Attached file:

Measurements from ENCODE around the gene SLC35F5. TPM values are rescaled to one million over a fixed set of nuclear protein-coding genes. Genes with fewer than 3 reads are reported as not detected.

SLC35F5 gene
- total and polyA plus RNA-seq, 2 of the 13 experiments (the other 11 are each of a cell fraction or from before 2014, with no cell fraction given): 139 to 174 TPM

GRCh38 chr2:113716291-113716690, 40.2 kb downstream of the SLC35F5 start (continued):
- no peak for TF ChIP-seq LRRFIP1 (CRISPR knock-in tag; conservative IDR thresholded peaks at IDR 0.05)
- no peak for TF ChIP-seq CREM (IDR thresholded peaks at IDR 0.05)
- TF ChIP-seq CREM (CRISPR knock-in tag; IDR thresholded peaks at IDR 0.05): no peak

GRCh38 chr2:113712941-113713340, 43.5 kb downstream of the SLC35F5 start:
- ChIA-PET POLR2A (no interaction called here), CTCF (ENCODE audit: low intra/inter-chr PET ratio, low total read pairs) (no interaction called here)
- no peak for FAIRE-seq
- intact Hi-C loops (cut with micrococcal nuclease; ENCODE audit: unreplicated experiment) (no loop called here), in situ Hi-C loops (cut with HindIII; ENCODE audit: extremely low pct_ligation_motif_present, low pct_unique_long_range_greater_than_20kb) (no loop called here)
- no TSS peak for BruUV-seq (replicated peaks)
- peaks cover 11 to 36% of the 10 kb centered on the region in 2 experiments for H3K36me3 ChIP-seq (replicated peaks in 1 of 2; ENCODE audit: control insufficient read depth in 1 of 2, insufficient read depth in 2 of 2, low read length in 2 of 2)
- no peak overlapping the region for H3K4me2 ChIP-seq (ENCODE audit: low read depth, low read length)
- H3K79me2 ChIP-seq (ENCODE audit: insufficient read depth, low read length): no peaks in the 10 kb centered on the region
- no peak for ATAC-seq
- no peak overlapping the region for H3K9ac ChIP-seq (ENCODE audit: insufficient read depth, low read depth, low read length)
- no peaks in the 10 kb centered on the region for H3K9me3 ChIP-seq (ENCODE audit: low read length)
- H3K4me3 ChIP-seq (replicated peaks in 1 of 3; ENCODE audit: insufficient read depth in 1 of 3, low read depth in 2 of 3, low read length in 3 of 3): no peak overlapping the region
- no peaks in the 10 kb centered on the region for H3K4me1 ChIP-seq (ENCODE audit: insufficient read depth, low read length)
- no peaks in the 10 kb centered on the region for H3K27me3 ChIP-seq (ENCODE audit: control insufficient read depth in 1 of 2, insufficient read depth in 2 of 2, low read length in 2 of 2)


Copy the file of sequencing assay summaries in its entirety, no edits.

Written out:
Measurements from ENCODE around the gene SLC35F5. TPM values are rescaled to one million over a fixed set of nuclear protein-coding genes. Genes with fewer than 3 reads are reported as not detected.

SLC35F5 gene
- total and polyA plus RNA-seq, 2 of the 13 experiments (the other 11 are each of a cell fraction or from before 2014, with no cell fraction given): 139 to 174 TPM

GRCh38 chr2:113716291-113716690, 40.2 kb downstream of the SLC35F5 start (continued):
- no peak for TF ChIP-seq LRRFIP1 (CRISPR knock-in tag; conservative IDR thresholded peaks at IDR 0.05)
- no peak for TF ChIP-seq CREM (IDR thresholded peaks at IDR 0.05)
- TF ChIP-seq CREM (CRISPR knock-in tag; IDR thresholded peaks at IDR 0.05): no peak

GRCh38 chr2:113712941-113713340, 43.5 kb downstream of the SLC35F5 start:
- ChIA-PET POLR2A (no interaction called here), CTCF (ENCODE audit: low intra/inter-chr PET ratio, low total read pairs) (no interaction called here)
- no peak for FAIRE-seq
- intact Hi-C loops (cut with micrococcal nuclease; ENCODE audit: unreplicated experiment) (no loop called here), in situ Hi-C loops (cut with HindIII; ENCODE audit: extremely low pct_ligation_motif_present, low pct_unique_long_range_greater_than_20kb) (no loop called here)
- no TSS peak for BruUV-seq (replicated peaks)
- peaks cover 11 to 36% of the 10 kb centered on the region in 2 experiments for H3K36me3 ChIP-seq (replicated peaks in 1 of 2; ENCODE audit: control insufficient read depth in 1 of 2, insufficient read depth in 2 of 2, low read length in 2 of 2)
- no peak overlapping the region for H3K4me2 ChIP-seq (ENCODE audit: low read depth, low read length)
- H3K79me2 ChIP-seq (ENCODE audit: insufficient read depth, low read length): no peaks in the 10 kb centered on the region
- no peak for ATAC-seq
- no peak overlapping the region for H3K9ac ChIP-seq (ENCODE audit: insufficient read depth, low read depth, low read length)
- no peaks in the 10 kb centered on the region for H3K9me3 ChIP-seq (ENCODE audit: low read length)
- H3K4me3 ChIP-seq (replicated peaks in 1 of 3; ENCODE audit: insufficient read depth in 1 of 3, low read depth in 2 of 3, low read length in 3 of 3): no peak overlapping the region
- no peaks in the 10 kb centered on the region for H3K4me1 ChIP-seq (ENCODE audit: insufficient read depth, low read length)
- no peaks in the 10 kb centered on the region for H3K27me3 ChIP-seq (ENCODE audit: control insufficient read depth in 1 of 2, insufficient read depth in 2 of 2, low read length in 2 of 2)